GPs have saved the NHS around £7bn in the last 40 years by increasing generic prescribing but can still do more, an influential health think-tank has suggested.
The King’s Fund’s Better value in the NHS report said that although generic prescribing rates have gone up by 20% since 1976, GPs should be able to further reduce costs by millions of pounds each year by reducing overdiagnosing and inappropriate prescribing.
As an example, the report pointed specifically to NICE estimates that £3.7m worth of savings may be found from cutting or reducing antibiotic prescriptions for a number of respiratory tract infections, such as coughs, colds and sore throats. It also pointed to a research study that found COPD treatment with inhaled corticosteroids – drugs to reduce inflammation – were likely overprescribed in general practice.
The King’s Fund further suggested GPs could save money by better idenification and management of mental health issues at an early stage, particularly among the large group of patients whose needs were below the level requiring specialist referral.
The think-tank said that taking these measures to reduce cost of clinical practice were particularly important in light of NHS England’s goal of saving a further £22bn off the NHS budget over the next five years.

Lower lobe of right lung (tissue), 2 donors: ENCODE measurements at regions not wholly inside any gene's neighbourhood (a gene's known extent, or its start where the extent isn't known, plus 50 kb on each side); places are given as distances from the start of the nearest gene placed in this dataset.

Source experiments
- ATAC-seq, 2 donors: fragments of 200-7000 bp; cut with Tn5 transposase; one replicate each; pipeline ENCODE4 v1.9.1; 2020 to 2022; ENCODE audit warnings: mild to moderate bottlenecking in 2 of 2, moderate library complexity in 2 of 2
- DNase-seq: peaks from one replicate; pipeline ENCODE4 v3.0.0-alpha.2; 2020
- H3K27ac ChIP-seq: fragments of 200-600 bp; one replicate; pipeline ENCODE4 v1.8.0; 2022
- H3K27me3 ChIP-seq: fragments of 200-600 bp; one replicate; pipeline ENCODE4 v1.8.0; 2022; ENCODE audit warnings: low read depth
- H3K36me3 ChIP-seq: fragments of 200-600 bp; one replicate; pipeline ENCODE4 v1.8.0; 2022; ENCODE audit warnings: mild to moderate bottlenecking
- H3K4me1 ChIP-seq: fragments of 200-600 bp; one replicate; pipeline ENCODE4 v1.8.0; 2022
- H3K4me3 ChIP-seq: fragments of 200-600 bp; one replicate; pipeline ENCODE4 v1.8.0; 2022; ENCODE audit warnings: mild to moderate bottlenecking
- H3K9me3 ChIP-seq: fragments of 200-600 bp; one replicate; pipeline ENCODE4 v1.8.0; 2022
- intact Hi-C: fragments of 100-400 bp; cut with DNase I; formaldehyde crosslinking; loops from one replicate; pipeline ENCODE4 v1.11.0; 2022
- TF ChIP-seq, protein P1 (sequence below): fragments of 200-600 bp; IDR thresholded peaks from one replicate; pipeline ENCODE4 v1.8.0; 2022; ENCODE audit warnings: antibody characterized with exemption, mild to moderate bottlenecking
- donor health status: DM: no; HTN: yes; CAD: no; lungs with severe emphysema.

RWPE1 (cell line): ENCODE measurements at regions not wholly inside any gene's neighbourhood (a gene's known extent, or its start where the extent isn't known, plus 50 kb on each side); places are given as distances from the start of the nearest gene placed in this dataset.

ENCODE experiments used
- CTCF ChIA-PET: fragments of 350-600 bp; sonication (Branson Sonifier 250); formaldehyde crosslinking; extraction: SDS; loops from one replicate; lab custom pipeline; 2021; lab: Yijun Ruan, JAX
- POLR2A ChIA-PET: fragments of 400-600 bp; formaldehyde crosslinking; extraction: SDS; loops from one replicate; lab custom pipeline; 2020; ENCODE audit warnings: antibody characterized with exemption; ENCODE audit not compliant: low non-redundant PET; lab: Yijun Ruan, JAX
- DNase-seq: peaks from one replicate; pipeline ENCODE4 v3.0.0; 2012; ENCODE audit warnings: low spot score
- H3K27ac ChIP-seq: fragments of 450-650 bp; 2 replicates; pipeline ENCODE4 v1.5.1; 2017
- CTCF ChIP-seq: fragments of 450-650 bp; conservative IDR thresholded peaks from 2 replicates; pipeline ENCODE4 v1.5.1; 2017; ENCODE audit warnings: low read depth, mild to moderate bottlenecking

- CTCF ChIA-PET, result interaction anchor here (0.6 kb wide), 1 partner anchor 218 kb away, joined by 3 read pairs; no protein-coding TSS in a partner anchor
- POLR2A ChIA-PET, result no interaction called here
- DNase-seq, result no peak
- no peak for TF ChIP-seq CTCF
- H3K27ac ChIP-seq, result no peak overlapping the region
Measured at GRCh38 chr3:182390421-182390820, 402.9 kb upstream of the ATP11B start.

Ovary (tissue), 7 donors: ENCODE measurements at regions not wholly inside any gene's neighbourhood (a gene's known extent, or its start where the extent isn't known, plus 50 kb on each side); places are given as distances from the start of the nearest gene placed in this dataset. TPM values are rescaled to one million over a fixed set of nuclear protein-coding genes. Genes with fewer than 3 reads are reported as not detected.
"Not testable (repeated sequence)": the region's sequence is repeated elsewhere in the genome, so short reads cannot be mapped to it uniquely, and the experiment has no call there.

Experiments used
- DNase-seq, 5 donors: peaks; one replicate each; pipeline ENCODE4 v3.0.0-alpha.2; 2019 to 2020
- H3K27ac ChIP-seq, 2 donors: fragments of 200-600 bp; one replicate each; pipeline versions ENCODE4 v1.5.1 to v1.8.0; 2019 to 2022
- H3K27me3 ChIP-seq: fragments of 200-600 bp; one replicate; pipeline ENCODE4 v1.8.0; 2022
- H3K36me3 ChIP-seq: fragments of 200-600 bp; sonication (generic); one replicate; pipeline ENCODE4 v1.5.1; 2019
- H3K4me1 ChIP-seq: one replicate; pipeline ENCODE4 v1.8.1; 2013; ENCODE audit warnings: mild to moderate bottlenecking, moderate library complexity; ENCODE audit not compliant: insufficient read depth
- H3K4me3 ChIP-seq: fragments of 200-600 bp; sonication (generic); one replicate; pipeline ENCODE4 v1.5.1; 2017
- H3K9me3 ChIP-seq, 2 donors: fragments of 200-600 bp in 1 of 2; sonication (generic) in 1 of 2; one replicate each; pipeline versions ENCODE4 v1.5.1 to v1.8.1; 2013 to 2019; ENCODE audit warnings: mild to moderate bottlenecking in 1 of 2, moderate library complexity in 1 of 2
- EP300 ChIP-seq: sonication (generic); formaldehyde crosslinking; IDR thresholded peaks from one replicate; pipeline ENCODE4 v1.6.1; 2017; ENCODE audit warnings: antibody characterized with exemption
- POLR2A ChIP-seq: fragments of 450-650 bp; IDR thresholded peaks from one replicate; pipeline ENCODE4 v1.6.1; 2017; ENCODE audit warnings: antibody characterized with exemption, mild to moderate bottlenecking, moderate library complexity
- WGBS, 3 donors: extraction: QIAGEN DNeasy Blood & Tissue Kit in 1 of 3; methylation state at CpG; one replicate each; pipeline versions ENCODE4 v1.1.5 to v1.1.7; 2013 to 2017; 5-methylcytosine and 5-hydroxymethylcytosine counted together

The report said: ‘Although the Conservative Government has made a welcome commitment to increase funding by at least £8bn in real terms by 2020/21, this will not be sufficient to meet the needs of a growing and ageing population and to pay for advances in treatment. It is therefore all the more important that the NHS redoubles its efforts to deliver better value in the ways we describe.’
The recommendations come as the Government has opened up for a widening of the prescribing remit in general practice to also include physician associates. Meanwhile it will also spend £15m on employing pharmacists to work in GP practices.
Earlier this month, statistics released by the Health and Social Care information Centre showed that the number of items prescribed on the NHS has increased by 55% since 2004, with 1.1bn items dispensed into the community in 2014.